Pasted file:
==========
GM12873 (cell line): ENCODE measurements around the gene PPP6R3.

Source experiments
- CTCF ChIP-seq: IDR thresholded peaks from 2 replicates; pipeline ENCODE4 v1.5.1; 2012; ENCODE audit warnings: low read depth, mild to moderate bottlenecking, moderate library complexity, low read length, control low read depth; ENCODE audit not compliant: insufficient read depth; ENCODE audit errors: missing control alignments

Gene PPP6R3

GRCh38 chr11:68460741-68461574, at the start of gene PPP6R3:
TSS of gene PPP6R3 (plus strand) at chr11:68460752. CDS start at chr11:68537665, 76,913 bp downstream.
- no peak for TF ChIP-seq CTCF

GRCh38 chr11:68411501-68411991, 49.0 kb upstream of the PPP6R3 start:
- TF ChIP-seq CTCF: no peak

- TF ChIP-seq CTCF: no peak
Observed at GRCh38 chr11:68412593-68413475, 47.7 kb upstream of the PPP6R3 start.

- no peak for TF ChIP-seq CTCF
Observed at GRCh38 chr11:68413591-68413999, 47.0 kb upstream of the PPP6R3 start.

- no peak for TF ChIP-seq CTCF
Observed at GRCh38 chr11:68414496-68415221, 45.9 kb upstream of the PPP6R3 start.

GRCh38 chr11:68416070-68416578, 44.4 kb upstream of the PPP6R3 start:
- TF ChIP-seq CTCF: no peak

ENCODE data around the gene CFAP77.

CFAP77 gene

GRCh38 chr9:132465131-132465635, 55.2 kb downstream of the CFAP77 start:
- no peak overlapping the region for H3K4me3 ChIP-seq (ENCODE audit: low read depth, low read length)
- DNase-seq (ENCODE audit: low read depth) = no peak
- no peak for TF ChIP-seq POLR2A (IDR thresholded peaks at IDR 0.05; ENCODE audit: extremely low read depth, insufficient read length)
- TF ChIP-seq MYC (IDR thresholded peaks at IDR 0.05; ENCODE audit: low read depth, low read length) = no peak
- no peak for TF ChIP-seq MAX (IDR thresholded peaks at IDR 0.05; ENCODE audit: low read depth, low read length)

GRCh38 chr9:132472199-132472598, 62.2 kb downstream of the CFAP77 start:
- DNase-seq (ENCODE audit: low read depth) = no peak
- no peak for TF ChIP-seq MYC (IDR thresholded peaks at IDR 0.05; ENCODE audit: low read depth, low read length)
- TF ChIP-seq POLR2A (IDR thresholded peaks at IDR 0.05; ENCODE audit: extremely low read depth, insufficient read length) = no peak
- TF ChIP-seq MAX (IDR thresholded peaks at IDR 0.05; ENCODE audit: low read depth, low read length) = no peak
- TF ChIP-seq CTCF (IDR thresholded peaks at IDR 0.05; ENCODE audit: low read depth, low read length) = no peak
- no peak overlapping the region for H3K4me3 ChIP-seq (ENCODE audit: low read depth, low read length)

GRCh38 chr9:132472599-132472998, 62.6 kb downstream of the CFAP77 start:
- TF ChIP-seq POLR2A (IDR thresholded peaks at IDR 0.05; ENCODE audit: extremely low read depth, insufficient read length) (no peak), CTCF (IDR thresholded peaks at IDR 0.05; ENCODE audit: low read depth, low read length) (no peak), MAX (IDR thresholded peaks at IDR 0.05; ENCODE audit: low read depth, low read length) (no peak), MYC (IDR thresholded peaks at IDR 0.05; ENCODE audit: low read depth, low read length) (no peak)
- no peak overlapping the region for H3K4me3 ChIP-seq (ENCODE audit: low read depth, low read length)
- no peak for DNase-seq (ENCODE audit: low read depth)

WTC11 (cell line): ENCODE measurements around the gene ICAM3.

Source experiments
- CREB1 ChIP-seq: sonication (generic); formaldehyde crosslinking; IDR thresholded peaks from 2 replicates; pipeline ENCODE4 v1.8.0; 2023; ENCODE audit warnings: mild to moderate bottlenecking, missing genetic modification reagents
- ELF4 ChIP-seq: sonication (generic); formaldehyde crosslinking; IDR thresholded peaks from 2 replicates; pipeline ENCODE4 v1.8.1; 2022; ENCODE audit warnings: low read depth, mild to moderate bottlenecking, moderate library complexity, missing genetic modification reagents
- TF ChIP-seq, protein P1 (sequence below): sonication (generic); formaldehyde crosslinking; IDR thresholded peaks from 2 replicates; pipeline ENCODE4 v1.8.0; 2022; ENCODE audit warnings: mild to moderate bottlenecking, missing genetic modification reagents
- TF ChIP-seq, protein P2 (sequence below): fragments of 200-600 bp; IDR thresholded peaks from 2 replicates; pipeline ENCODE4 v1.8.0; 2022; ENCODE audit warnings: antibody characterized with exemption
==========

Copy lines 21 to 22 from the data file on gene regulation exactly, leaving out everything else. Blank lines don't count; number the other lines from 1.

- no peak overlapping the region for H3K4me3 ChIP-seq (ENCODE audit: low read depth, low read length)
- DNase-seq (ENCODE audit: low read depth) = no peak